Airdate March 29, 2012
Transgender Families: When My Husband Became a Woman
- Dr. Oz visits with men who have completed the process to become women
- Dr. Christine McGinn, transgender surgeon discusses the surgical procedure to change gender
- Dr. Oz and guests give their bottom line on transgender reassignment
**Another breaking news interruption day...the Colorado fire still burns. My heart goes out to those who have lost their homes...I missed the first 20 minutes of this episode.**
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Dr. Oz: Transgender Families
Jennifer is a master mechanic, a single mom, and for most of her life her name was Louie. At age 4, Louie knew something was different about him. He wanted to play dolls and dress up. In his generation and the culture in which he grew up, men were men and Louie felt trapped.
With the birth of his son, Cody, Louie tried as hard as he could to be a manly father and he succeeded. But, inside Louie felt like he was living a lie. It was a struggle for him to live as a man and he was never happy with his gender. Louie tried to take his own life. Twenty-one years after his son's birth, Louie made the choice to embrace the person he felt he was on the inside and become a woman.
Louie has now become Jennifer.
Jennifer loves how she looks, loves her life. She feels she can finally live as the person she always felt she was. This new happiness came at the cost of a relationship with son Cody. It was a lonely journey to become Jennifer. Cody feels his dad lied to him and was selfish for not considering Cody's feelings before making this change.
Cody cut his dad out of his life after the operation. The two had not talked for two years until meeting on The Dr Oz Show stage today. Cody apologized for cutting his dad out of his life says he welcomes the new person his dad has become. To younger children of a parent going through a sex-change operation, Cody says to be accepting and not to let negative comments get to you.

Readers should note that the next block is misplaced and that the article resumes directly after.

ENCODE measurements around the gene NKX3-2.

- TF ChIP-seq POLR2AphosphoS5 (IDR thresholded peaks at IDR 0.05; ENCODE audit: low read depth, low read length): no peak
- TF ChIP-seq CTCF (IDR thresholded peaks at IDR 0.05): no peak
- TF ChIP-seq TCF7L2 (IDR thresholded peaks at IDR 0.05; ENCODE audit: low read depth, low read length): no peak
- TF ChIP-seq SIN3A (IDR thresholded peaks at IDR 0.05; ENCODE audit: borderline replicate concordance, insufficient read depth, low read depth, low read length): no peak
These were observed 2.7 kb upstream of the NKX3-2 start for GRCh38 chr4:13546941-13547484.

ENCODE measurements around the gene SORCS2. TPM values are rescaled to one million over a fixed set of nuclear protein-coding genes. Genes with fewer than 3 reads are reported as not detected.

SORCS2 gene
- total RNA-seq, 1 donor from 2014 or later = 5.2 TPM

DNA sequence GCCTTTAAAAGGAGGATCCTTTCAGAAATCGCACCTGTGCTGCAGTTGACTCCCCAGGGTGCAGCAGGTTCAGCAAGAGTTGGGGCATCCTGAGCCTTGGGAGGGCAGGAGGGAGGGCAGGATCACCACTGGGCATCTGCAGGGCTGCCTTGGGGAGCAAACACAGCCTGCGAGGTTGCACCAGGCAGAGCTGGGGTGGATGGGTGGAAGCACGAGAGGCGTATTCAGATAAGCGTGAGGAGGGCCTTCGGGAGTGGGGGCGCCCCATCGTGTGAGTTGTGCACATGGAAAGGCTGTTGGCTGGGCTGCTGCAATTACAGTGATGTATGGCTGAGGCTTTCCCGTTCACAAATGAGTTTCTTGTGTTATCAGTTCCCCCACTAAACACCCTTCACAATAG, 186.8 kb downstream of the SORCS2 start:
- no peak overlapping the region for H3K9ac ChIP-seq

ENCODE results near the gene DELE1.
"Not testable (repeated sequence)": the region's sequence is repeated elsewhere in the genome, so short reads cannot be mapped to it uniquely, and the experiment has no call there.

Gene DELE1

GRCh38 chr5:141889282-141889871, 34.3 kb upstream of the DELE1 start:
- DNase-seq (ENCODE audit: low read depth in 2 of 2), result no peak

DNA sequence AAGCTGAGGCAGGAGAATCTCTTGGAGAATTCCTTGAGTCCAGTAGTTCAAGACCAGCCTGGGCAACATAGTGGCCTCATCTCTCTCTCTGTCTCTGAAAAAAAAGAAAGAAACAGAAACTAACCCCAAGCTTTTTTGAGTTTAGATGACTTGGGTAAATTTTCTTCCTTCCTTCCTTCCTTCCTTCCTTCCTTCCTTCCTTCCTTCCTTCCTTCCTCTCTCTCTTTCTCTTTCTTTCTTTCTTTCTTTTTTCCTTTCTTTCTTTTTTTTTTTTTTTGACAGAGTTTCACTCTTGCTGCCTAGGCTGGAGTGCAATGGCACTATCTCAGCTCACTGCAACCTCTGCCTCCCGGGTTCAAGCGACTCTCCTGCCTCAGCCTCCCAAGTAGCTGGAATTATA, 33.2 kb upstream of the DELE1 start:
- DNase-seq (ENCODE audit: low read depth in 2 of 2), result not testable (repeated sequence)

Dr. Oz: Transgender Surgery
Dr. Christine McGinn, founder of the Papillon Gender Wellness Center, plastic surgeon and leading sex-reassigment surgeon received her medical training in the Navy in 1991. At that time she was Chris, a man. In 2000, Chris underwent sex-reassignment and has become Christine.
Going through the process from man to woman, Dr. McGinn says it was incredibly hard to find information and support. She created the Papillion Gender Wellness Center to provide support for people going through the process start to finish. Going through the process and living as a woman for more than 12 years, Dr. McGinn has a unique experience and perspective to offer her patients. She's been there and can answer her patient's questions.
Dr. Oz had to ask, how do you turn a penis into a vagina?
It's not the first time Dr. McGinn has been asked this question; people are curious. In in the womb, she explains, men and women start off very similar. reassignment surgery deconstructs the penis, resizing and reshaping it to put the male parts into the female positions. Parts are not just chopped, most of the tissue is recycled and very little is discarded.
Do the new female parts have the same sensations as a woman would?
Women have over 8,000 nerve spots in their clitoris. Men have over 4,000 nerve spots in their penis. In the reassignment operation, most of those nerve spots are retained. An orgasm is more than an anatomical event, emotions and hormones are also involved. Once hormone therapy is completed, transgender women are able to experience orgasms too.